How to Boost Your Confidence
What do we really mean when we say we want to boost our confidence level? Most often what clients describe to me in my coaching work, is that they want to feel more sure of themselves, more able to meet whatever situations arise with calm assurance, grace and a feeling of being tapped into their own strengths.
Feeling confident is about really knowing your own strengths and abilities and knowing how to bring those into play no matter what happens. It’s about feeling deeply connected to our own core values and our capacities to be creative in the face of major and minor adversities. In many ways it can allow us to feel totally unstoppable in our lives, and who doesn’t want to feel that?
Increasing your confidence level is a skill and just like all the skills you have learned over the years, from tying your shoelaces, playing a sport, or running a great meeting, all skills take practice to master. It’s a fact that the more we practice a skill the better we get at it, and the more confident we become in employing it. We could even say that practicing confidence builds confidence.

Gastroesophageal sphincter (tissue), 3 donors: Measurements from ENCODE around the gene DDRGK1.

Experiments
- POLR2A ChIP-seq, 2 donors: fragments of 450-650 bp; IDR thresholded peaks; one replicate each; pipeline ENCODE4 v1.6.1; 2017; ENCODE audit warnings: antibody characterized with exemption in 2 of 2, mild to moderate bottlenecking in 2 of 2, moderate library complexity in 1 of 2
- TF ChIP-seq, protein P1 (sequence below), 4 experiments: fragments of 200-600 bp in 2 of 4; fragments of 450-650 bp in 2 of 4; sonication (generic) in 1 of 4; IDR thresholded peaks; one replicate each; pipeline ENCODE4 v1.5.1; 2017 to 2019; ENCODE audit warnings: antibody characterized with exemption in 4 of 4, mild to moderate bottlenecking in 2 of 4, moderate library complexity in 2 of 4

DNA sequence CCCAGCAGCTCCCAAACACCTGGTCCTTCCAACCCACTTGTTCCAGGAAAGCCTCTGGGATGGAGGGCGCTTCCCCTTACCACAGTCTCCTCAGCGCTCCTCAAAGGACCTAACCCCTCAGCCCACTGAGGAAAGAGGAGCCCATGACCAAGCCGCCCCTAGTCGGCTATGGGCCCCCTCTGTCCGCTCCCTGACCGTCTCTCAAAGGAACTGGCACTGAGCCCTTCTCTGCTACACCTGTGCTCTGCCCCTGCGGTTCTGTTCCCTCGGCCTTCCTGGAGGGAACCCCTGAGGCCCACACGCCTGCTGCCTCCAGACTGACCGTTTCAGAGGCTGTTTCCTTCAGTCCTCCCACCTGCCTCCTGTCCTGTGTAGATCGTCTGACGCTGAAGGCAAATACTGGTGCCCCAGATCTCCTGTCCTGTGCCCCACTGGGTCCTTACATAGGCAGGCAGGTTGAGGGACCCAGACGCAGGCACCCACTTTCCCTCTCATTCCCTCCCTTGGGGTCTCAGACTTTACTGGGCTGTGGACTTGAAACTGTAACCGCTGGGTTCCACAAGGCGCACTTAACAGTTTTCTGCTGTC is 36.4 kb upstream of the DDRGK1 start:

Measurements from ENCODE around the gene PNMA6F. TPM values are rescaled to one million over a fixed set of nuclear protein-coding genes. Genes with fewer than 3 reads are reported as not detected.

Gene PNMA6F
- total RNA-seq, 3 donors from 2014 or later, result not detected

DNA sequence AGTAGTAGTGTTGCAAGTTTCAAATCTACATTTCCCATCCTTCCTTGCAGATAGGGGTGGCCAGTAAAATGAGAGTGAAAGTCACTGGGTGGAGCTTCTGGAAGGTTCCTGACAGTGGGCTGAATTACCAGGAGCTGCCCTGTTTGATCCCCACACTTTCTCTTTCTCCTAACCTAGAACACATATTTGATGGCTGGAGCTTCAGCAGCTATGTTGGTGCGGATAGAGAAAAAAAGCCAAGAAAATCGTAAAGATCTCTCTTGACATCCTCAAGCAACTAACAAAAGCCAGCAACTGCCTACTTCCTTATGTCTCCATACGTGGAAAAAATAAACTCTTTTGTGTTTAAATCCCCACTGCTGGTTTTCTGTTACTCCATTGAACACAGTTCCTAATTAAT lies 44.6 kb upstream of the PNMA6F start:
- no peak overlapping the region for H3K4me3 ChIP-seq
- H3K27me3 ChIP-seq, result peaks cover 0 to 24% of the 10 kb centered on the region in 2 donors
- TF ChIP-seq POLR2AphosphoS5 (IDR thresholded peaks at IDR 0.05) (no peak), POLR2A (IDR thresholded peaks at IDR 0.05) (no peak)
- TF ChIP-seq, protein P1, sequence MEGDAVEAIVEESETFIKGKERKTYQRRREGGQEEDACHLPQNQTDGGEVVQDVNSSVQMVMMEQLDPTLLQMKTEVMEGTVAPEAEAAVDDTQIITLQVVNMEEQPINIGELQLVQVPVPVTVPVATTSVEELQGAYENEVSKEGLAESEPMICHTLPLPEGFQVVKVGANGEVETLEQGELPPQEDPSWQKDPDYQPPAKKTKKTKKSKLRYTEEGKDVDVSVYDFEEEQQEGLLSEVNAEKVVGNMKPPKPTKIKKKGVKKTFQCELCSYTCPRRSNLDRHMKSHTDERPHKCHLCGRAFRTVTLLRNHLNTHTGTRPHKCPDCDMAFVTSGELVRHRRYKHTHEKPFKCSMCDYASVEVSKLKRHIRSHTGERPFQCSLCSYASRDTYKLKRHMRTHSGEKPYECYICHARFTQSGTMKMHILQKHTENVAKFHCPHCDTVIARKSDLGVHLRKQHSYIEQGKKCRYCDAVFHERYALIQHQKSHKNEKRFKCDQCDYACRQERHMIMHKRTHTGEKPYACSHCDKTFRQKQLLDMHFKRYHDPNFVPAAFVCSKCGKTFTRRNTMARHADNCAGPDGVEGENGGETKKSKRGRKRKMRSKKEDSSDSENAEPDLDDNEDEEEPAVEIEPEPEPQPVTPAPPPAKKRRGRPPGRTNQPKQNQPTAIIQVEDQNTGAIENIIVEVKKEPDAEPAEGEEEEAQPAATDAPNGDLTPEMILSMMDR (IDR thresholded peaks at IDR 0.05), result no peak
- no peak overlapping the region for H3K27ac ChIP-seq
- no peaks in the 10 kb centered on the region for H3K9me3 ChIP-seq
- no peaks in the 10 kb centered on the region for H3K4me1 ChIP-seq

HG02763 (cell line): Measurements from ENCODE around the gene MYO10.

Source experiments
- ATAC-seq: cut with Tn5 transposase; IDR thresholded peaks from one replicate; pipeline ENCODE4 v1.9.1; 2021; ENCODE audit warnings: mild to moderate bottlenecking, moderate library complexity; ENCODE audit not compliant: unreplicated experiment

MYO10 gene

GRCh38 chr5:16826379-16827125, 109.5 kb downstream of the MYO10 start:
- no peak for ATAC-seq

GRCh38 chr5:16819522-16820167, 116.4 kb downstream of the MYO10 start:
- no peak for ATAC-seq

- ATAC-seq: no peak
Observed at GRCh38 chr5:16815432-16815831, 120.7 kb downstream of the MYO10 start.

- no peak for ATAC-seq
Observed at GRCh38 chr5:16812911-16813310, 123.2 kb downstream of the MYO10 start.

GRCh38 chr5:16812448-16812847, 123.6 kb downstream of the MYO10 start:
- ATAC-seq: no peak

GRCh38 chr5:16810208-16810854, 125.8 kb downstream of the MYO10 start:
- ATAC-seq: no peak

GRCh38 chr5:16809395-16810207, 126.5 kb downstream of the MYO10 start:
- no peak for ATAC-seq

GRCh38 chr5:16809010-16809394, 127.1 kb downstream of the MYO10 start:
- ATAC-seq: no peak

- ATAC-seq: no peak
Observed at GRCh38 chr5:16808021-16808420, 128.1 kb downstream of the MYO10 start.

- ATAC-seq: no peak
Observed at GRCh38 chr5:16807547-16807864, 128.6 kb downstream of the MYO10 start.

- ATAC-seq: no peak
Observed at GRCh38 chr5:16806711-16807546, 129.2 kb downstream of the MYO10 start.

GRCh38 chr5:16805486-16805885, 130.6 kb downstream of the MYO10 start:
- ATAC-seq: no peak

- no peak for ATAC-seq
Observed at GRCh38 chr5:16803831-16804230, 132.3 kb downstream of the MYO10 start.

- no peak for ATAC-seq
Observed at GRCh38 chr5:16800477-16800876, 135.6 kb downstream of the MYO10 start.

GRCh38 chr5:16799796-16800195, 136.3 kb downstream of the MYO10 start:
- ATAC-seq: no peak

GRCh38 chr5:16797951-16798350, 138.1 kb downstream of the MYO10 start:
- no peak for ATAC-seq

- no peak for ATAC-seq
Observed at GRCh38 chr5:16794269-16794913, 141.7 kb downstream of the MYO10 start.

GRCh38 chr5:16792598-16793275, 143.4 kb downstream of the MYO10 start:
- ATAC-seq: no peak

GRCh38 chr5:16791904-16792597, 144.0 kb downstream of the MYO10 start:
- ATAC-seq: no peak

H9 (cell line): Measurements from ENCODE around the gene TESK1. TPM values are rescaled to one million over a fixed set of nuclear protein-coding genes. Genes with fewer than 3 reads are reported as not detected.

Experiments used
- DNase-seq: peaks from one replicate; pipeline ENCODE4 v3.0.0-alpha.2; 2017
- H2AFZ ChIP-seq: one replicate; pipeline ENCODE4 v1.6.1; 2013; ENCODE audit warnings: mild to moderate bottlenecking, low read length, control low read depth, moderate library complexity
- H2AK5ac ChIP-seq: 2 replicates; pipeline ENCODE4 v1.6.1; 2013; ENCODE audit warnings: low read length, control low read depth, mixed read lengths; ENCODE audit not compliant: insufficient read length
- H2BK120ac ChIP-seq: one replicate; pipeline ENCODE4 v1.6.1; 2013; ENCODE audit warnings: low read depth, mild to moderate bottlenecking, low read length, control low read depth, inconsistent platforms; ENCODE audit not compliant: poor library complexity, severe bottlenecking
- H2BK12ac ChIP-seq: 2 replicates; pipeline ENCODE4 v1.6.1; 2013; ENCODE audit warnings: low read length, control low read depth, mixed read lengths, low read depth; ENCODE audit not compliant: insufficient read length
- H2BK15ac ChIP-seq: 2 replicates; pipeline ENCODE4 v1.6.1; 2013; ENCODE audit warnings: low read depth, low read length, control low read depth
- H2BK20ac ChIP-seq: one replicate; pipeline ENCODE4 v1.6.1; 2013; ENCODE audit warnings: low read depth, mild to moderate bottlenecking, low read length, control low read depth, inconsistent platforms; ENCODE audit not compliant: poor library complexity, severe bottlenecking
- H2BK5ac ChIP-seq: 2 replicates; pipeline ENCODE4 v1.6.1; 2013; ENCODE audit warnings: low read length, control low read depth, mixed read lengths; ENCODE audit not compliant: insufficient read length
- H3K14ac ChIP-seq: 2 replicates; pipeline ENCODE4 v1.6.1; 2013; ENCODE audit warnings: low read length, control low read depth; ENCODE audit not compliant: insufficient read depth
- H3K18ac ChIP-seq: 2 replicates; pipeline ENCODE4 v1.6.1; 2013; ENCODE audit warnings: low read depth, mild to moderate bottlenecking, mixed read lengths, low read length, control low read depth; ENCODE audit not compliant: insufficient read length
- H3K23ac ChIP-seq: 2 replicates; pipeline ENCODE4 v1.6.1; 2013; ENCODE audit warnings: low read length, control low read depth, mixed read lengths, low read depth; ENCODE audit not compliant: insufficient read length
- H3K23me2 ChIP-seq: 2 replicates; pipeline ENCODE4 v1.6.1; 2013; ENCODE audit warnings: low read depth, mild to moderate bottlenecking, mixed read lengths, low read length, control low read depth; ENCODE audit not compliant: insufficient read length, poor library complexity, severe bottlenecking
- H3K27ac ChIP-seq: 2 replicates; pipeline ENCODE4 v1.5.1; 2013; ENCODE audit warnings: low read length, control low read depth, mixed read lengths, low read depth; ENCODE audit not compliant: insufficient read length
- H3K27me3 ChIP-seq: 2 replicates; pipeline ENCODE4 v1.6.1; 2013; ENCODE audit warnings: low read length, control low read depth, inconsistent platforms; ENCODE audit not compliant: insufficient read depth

“In order to be successful at boosting your own confidence, you must be willing to practice deliberately, with the intention of paying attention”. – Amy Kosh
The key to starting your confidence boosting practice is to pay attention to what you are doing in the beginning. It’s like learning how to do anything, in the early days you want to pay a lot of attention to what you are doing every moment. Then as you build the habit through practice, you’ll see that your new habit of feeling and acting more confident becomes automatic. As noted author Cal Newport says, “what makes ridiculously successful people so successful is they’re experts at practicing — they can push themselves to the exact limit of their skill-set and thus expand their abilities day after day. If you’re not expanding yourself in such a fashion — called “deliberate practice” in the org. psych. lit — you’ll never be ridiculously successful”.
Check out this list of 10 simple confidence boosters and try out a new one each week.
“In order to be successful at boosting your own confidence, you must be willing to practice deliberately, with the intention of paying attention”. – Amy Kosh
10 Instant Confidence Boosters
Despite much discussion in the media about so called “Power Poses” and whether they actually can raise or lower your body chemistry, there is real science that supports using the position of your body to boost your feeling of self-confidence. This is called somatic awareness and it builds on our brain’s mapping of our body position in order to fully experience our body and emotions. Whether your boss yells at you, or your relationship tanks, your body knows how to shake it off. You are designed to recover and you can use this to boost your confidence as well.